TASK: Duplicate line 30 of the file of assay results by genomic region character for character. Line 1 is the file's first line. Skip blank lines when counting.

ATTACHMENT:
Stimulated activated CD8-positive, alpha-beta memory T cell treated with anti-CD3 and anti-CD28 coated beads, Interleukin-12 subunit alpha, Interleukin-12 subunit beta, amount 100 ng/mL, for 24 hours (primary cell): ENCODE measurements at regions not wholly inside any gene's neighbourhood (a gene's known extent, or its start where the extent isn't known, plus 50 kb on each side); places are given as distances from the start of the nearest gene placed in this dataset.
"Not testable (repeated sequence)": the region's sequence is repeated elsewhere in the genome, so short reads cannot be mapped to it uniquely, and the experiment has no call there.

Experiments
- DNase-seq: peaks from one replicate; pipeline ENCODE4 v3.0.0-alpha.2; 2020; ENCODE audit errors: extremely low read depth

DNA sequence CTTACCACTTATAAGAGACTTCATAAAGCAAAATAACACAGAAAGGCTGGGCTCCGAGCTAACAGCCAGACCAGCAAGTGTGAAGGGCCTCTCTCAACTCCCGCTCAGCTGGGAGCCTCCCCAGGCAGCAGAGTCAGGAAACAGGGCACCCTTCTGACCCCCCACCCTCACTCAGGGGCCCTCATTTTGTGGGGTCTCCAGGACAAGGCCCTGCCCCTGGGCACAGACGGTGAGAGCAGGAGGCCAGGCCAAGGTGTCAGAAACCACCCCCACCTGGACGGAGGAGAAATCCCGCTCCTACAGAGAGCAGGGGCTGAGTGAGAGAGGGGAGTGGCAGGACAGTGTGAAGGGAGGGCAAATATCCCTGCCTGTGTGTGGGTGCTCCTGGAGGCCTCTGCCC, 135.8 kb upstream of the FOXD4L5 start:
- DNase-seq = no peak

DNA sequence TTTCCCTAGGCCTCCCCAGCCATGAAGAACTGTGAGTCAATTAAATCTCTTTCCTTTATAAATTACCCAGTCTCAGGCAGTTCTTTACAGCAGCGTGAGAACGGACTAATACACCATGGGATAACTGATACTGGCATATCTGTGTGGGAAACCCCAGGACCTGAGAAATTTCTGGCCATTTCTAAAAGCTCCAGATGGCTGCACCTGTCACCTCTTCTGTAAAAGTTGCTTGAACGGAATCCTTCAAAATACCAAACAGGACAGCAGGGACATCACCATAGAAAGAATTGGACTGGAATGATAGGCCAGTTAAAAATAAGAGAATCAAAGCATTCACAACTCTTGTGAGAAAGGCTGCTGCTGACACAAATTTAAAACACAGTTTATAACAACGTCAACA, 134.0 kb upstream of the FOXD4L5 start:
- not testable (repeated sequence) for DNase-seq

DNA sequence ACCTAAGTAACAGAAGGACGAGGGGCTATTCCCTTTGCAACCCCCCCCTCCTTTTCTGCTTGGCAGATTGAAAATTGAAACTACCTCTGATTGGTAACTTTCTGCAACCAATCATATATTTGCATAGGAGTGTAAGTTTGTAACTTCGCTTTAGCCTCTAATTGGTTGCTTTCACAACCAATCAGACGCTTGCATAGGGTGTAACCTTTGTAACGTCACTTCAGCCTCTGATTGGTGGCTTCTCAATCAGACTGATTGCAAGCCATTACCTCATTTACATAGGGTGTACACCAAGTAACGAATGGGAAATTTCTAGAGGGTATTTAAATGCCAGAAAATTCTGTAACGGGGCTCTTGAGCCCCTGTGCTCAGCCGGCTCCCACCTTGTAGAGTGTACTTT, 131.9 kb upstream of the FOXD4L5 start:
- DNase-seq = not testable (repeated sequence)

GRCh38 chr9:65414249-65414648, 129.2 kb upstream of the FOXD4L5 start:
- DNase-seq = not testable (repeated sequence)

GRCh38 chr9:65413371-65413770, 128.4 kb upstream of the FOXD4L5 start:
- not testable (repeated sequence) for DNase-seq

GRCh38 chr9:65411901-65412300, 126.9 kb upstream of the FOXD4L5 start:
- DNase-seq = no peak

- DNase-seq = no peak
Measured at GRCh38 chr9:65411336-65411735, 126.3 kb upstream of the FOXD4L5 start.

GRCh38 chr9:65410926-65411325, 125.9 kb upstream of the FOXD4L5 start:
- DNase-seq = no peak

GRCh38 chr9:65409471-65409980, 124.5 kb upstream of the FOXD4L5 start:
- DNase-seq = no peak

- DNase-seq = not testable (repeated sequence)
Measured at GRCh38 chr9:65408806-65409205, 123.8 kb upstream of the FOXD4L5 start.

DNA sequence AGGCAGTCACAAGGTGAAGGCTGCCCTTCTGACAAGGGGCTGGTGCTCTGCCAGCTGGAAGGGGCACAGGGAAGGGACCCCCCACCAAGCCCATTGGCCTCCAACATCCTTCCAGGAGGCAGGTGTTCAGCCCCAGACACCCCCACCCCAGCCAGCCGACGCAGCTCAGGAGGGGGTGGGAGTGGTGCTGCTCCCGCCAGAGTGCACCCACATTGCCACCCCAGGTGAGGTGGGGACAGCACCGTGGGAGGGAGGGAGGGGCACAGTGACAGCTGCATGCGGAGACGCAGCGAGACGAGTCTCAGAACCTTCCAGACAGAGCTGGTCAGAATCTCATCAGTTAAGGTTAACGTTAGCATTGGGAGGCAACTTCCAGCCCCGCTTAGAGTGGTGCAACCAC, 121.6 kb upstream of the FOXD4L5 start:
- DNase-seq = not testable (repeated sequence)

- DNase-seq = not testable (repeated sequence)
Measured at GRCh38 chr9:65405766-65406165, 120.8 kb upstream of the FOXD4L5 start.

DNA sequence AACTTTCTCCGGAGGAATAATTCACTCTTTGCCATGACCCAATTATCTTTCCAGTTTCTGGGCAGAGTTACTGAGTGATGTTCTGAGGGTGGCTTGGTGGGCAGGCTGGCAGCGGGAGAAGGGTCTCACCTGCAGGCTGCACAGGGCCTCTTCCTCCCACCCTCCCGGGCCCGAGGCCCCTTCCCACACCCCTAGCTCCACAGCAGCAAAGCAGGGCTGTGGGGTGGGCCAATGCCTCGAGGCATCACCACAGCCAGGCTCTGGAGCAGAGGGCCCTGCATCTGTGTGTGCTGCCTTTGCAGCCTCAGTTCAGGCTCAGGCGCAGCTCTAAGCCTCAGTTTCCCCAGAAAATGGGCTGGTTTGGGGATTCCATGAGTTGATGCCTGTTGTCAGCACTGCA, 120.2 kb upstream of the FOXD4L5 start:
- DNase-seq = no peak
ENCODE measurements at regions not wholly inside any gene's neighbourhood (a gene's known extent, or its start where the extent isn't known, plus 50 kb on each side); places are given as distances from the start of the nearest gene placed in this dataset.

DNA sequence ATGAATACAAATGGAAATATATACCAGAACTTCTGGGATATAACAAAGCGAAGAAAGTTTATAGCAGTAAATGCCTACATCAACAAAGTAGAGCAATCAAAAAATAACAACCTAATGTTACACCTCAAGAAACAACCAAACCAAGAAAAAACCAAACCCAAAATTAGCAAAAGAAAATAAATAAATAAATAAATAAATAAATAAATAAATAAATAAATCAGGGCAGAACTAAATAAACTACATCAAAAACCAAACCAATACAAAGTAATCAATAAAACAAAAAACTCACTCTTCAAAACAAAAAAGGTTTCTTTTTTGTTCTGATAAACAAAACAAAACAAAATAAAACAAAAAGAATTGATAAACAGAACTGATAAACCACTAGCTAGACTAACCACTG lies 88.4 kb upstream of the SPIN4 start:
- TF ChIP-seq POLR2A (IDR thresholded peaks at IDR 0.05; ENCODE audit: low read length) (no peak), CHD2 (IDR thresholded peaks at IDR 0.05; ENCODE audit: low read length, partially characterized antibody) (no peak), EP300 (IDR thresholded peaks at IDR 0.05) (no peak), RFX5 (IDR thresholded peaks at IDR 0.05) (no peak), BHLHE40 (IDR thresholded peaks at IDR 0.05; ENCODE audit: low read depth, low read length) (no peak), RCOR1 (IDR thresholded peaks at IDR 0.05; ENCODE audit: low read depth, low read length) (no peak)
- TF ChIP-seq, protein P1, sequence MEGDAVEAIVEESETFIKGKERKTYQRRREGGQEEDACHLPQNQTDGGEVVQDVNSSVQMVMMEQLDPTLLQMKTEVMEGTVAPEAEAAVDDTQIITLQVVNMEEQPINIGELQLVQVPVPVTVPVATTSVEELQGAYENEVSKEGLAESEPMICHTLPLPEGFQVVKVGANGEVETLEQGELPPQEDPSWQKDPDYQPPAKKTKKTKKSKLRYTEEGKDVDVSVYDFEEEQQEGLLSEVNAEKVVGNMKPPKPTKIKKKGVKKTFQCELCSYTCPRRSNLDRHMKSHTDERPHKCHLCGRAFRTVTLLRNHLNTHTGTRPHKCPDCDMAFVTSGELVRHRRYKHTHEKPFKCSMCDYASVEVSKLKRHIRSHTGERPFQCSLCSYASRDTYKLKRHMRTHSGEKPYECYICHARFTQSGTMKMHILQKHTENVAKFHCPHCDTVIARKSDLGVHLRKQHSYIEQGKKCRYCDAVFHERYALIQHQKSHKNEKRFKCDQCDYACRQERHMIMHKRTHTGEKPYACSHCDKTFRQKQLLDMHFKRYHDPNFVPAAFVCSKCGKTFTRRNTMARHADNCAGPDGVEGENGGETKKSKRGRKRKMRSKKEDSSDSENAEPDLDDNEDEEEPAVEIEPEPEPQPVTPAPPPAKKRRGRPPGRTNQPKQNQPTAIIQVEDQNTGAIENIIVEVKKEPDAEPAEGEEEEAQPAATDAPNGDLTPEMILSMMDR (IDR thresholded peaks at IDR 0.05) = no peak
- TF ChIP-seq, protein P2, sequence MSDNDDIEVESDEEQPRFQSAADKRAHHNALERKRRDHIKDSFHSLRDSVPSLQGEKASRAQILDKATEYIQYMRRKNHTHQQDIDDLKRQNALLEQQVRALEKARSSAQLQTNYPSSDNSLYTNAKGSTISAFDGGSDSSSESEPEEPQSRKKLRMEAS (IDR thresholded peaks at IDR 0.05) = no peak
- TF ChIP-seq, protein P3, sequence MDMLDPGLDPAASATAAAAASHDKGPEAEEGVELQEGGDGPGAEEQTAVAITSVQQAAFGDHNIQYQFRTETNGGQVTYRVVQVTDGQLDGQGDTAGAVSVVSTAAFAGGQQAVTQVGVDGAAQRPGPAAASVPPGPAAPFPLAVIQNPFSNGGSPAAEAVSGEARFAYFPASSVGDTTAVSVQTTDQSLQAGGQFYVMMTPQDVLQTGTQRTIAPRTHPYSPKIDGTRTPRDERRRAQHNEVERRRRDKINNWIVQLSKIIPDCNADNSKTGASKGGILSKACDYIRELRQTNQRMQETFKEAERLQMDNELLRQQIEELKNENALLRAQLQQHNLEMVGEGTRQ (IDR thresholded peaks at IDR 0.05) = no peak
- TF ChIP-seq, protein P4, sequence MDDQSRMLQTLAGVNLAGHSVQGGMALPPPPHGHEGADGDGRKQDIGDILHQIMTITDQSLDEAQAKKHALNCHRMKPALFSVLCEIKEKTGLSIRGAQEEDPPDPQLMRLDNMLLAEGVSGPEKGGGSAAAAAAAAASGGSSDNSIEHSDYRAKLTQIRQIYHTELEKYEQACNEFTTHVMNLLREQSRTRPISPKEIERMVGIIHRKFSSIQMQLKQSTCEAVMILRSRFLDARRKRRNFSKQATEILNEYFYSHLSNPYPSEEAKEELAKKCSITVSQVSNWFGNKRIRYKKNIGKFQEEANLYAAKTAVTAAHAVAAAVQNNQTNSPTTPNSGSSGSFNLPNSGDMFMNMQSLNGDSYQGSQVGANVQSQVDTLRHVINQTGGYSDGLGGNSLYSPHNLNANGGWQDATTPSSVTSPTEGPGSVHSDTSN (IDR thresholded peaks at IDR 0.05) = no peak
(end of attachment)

- DNase-seq = no peak